Bird migration patterns stable, says UConn Birding Club

Previous year’s fluctuations in temperature have affected migration, but this year’s season seems relatively stable. (Andrea OConnell/Flcikr Creative Commons)

Amidst the cold weather and heavy rainstorms, migration seem to be running smoothly for birds as they head south with few issues, according to UConn Birding Club member Tully Frain.

“Birds migrate safely and do pretty well for themselves,” Frain, a seventh-semester ecology and evolutionary biology major, said. “This process has been going on for millions of years, there is not really anything to fix about it; it works. It will work eventually, the birds will eventually get down south.”

Previous year’s fluctuations in temperature have affected migration, but this year’s season seems relatively stable.

“Last year, we had really weird weathering which cause migration to start and then stop and start again,” Frain said. “So if the weather is consistent throughout the season then you will see migration continue on consistently.”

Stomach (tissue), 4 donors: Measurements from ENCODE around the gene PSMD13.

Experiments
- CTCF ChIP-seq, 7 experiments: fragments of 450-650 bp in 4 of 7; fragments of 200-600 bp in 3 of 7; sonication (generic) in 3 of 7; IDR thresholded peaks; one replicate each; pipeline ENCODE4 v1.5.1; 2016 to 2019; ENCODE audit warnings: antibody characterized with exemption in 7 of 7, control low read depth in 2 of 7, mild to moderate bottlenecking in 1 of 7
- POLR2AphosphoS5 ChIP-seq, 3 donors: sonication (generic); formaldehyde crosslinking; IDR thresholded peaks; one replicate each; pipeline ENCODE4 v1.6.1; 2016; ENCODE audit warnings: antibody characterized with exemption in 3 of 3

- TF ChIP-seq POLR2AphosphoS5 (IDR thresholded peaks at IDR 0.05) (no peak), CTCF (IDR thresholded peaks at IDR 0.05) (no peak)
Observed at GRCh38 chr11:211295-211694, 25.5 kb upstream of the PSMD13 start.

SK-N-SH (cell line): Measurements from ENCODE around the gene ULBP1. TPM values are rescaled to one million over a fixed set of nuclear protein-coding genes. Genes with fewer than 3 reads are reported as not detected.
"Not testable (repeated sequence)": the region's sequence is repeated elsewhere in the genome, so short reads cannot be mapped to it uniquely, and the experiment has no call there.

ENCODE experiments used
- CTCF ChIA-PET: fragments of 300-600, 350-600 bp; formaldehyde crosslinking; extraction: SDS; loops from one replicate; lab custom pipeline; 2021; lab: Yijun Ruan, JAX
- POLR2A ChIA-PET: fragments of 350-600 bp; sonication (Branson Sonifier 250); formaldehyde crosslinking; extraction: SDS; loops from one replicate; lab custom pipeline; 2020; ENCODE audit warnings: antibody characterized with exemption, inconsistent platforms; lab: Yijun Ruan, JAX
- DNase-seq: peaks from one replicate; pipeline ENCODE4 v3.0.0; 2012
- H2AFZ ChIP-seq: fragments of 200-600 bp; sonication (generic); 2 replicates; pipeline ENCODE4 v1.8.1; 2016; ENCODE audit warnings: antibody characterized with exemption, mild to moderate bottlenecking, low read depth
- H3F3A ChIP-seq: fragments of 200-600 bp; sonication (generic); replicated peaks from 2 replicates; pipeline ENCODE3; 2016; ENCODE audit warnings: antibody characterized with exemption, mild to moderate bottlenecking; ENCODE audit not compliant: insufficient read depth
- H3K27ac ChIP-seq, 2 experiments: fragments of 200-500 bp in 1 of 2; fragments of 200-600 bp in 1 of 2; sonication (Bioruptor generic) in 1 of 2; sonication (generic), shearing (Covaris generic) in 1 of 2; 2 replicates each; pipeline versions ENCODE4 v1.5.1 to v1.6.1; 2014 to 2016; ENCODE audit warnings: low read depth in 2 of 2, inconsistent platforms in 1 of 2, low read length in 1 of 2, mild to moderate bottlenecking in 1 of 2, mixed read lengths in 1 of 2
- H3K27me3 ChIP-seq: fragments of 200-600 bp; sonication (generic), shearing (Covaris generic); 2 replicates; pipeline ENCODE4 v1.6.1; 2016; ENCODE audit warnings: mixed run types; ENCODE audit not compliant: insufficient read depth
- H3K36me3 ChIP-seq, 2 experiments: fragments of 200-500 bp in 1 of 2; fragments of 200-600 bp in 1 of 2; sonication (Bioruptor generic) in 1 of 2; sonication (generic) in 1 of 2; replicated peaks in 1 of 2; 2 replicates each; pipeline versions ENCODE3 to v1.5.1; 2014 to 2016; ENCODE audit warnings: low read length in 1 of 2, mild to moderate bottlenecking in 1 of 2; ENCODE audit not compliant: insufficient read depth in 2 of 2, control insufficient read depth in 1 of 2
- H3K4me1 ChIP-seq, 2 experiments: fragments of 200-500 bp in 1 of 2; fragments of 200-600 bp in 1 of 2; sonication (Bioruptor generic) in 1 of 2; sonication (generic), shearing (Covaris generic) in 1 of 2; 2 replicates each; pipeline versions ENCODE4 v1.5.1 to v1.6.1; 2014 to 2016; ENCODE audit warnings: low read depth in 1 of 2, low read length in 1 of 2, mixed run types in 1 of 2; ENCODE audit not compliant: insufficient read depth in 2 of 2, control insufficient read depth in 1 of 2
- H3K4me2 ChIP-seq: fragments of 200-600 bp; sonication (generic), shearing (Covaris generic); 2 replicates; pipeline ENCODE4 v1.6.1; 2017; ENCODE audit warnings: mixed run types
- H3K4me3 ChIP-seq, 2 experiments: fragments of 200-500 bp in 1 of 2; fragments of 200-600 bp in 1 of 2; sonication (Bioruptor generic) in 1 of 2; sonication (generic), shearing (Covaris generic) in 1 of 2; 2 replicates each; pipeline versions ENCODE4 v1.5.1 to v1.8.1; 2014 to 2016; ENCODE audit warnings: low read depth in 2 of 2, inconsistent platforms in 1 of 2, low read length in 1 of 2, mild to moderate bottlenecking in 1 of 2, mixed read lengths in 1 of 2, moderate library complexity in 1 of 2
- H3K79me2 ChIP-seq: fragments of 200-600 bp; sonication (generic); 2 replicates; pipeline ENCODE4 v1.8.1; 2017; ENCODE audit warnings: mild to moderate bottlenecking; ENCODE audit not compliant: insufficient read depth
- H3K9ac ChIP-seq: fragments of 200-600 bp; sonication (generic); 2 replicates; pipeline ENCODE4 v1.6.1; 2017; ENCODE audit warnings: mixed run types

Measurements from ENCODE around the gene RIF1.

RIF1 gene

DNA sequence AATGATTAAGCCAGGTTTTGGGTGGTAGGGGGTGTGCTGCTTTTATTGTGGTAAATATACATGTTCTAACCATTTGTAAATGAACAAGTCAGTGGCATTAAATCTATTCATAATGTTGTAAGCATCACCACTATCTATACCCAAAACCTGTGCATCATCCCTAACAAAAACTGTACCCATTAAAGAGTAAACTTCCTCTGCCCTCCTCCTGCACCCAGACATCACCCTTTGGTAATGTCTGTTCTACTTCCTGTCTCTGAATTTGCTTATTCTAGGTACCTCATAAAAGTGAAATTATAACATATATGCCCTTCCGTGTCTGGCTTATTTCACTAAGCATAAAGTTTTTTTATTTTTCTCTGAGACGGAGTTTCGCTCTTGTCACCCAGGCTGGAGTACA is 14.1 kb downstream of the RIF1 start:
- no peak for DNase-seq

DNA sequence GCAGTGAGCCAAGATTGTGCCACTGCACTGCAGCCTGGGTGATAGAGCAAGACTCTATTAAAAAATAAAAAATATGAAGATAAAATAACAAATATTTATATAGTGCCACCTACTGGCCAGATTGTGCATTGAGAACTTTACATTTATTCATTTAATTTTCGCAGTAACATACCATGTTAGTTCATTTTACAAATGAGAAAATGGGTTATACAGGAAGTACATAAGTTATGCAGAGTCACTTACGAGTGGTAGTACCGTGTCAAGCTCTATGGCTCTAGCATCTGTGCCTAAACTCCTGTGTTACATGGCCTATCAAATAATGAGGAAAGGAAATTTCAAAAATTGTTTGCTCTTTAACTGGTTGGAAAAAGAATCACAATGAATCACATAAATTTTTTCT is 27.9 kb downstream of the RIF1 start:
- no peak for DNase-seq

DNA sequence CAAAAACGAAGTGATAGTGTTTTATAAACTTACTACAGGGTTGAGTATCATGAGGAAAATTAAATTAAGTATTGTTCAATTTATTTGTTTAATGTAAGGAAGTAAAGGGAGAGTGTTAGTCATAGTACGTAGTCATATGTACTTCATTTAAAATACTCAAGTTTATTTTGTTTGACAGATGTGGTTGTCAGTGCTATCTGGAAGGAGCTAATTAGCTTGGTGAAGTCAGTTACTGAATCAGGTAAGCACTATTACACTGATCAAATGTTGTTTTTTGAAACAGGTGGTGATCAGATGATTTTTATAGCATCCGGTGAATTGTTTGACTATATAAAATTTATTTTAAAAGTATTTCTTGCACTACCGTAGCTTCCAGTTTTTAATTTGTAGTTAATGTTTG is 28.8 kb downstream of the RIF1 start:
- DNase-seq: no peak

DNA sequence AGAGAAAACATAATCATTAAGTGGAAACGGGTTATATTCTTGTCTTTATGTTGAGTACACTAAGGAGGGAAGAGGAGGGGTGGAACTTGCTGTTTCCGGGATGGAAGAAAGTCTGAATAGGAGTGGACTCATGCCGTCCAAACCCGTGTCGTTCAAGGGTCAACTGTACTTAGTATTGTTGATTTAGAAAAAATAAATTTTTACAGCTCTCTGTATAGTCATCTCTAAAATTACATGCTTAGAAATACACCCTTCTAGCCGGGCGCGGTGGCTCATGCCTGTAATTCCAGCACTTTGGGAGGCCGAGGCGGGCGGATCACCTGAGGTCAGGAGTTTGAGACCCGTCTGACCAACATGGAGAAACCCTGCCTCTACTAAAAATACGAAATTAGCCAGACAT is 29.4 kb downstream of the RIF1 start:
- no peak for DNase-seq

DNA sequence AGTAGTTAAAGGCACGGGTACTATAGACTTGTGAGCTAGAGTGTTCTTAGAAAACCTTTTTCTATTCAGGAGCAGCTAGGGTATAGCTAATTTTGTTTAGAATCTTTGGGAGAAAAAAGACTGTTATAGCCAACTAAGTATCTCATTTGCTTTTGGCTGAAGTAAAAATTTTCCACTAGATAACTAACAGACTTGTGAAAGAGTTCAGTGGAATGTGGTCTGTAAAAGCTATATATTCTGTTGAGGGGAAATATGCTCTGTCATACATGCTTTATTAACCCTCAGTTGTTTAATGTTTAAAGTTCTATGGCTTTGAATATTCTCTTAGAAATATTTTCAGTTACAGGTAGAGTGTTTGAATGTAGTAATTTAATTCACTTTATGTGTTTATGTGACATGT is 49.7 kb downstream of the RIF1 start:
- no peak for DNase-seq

Extreme weather patterns can greatly affect migration patterns, Frain said. Hurricane Florence on the southern East Coast may change some of this year’s routes.

“Weather has the greatest impact on migration,” Frain said. “One difficulty they might face is the hurricane… which might stop them and push them back up north.”

Besides the weather, birds have other issues they must face during their long journey, such as human construction in populated cities, explained Birding Club President David Mathieu, a fifth-semester molecular and cell biology major.

“The birds are attracted to the lights in skyscrapers and hit the windows and end up dying,” Mathieu said.

There are ways to circumvent these deaths, Frain said, such as using specially-paved glass that the birds can see.

“Only just a small number of them do get affected by human construction and it shouldn’t be much of a concern,” Frain said. “If we saw a significant decline in some endangered bird, maybe that would be a cause for alarm, but birds migrate safely and do pretty well for themselves.”

Currently, the season has yet to reach its peak, with many more species to take flight as the month goes on, Mathieu said.

“There’s a large group of small songbirds that will be migrating south (like the warblers). They started migrating south a couple of weeks ago,” Mathieu said. “Peak migration will be in a few weeks in late September.”


Bianca Castelan is a campus correspondent for The Daily Campus. She can be reached via email at bianca.castelan@uconn.edu.